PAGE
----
Children and Other Wild Animals
Notes on badgers, otters, sons, hawks, daughters, dogs, bears, air, bobcats, fishers, mascots, Charles Darwin, newts, sturgeon, roasting squirrels, parrots, elk, foxes, tigers and various other zoolog
In Children and Other Wild Animals, bestselling novelistBrian Doyle (Mink River, The Plover) describesencounters with astounding beings of every sort and shape. These truetales of animals and human mammals (generally the smaller sizes, buthere and there elders and jumbos) delightfully blur the line betweenthe two.
In these short vignettes, Doyle explores the seethe of life on thisstartling planet, the astonishing variety of our riveting companions,and the joys available to us when we pause, see, savor, and celebratethe small things that are not small in the least.
Doyle’s trademark quirky prose is at once lyrical, daring, andrefreshing; his essays are poignant but not pap, sharp but not sermons,and revelatory at every turn. Throughout there is humor and humilityand a palpable sense of wonder, with passages of reflection so true andhard earned they make you stop and reread a line, a paragraph, apage.
Children and Other Wild Animals gathers previouslyunpublished work with selections that have appeared in Orion,The Sun, Utne Reader, High Country News, andThe American Scholar, as well as Best American Essays(“The Greatest Nature Essay Ever”) and Best AmericanNature and Science Writing (“Fishering”). “TheCreature Beyond the Mountain,” Doyle’s paean to the mightyand mysterious sturgeon of the Pacific Northwest, won the JohnBurroughs Award for Outstanding Nature Essay. As he notes in thattribute to all things “sturgeonness”:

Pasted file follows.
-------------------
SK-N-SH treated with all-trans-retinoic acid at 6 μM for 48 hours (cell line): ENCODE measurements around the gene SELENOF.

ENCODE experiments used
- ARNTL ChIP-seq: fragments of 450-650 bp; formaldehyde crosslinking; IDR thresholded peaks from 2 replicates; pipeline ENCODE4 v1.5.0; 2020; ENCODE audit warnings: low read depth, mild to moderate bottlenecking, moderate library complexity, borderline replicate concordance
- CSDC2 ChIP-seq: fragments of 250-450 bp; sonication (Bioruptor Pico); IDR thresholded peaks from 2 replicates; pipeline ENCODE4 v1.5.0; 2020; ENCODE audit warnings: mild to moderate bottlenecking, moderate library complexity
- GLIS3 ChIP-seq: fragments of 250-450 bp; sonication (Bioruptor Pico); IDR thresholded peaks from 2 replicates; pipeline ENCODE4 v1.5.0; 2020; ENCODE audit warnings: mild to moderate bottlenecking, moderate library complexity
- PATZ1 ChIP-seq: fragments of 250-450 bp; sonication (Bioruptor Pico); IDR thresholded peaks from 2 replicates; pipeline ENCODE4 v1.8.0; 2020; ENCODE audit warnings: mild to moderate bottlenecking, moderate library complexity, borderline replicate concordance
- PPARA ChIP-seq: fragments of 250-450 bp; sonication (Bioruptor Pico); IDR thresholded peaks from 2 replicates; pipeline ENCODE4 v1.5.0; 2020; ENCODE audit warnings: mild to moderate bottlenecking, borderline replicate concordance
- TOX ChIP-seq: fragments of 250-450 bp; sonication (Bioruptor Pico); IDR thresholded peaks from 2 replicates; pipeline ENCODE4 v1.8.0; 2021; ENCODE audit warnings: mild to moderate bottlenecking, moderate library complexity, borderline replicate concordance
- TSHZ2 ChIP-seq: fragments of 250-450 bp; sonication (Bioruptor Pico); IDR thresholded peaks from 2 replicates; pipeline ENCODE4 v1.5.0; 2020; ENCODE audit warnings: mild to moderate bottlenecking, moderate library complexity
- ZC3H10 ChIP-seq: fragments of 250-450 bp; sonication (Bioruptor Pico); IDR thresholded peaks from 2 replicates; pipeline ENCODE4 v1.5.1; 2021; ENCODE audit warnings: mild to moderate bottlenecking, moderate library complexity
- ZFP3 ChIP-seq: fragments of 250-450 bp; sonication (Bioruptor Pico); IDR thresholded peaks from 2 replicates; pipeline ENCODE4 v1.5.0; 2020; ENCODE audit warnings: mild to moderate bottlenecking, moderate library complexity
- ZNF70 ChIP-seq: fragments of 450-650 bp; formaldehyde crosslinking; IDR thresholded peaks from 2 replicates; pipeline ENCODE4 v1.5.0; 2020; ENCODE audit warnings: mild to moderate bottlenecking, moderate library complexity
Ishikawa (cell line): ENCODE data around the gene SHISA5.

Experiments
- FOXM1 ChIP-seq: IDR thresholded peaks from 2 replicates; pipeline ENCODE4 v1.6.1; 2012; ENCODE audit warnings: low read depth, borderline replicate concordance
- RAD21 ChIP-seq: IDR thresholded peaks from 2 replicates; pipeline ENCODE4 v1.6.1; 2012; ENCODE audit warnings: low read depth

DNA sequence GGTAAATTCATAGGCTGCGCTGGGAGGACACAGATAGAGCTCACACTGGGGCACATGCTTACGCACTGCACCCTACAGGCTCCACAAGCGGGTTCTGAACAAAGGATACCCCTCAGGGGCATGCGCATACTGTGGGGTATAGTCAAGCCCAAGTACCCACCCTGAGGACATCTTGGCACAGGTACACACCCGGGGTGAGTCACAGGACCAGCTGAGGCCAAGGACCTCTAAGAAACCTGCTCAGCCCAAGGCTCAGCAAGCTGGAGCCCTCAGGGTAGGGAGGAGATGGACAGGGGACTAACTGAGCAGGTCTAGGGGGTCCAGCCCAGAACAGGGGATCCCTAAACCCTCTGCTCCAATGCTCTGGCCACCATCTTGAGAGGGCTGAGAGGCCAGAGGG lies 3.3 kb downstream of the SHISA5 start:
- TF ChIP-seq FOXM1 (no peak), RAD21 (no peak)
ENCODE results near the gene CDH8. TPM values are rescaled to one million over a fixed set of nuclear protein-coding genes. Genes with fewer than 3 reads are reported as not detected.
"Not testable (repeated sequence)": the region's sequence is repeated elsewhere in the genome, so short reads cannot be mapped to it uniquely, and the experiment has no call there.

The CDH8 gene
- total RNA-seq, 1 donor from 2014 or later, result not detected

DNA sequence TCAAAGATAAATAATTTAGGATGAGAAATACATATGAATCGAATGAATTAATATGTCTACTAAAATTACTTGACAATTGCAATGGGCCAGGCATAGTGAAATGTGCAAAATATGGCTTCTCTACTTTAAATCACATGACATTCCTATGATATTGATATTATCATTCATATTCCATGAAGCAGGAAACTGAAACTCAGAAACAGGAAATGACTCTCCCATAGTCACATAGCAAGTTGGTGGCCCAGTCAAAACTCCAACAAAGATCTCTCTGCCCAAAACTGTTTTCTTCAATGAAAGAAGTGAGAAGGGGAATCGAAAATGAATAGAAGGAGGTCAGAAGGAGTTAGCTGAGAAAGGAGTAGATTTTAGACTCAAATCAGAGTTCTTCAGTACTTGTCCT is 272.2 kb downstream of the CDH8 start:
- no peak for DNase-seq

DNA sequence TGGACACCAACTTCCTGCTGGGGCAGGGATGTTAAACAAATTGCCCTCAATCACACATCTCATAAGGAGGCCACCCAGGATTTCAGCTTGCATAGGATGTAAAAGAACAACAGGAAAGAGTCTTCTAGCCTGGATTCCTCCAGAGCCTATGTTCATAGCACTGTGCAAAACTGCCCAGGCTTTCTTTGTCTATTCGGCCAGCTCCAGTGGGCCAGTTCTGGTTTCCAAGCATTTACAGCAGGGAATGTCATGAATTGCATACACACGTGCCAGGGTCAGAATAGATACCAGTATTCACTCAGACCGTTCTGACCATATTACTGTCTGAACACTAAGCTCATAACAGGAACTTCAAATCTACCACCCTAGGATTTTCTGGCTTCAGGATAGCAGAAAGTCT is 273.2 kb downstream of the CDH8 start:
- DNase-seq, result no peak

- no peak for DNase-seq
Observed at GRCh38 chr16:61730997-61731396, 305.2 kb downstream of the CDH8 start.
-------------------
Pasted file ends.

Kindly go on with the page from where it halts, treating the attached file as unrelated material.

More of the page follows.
“Sometimes you want to see the forest and not the trees.Sometimes you find yourself starving for what’s true, and notabout a person but about all people. This is how religion and fascismwere born, but it’s also why music is the greatest of arts, andwhy stories matter, and why we all cannot help staring at fires andgreat waters.”
When Brian Doyle blurs the line between prose and poetry, he honorsboth, and when he blurs the line between children and animals, hehonors both as well. In his universe, language is too wild to beconfined to a single genre, just as living things (human and otherwise)are too wild to be confined to separate niches. Doyle makes us feel thealiveness of all of the above—words, newts, hummingbirds,infants, teenagers—in essays as fervent as prayers.
Receive the latest UBC Press news, including events, catalogues, and announcements.Subscribe to our newsletter now
Read past newsletters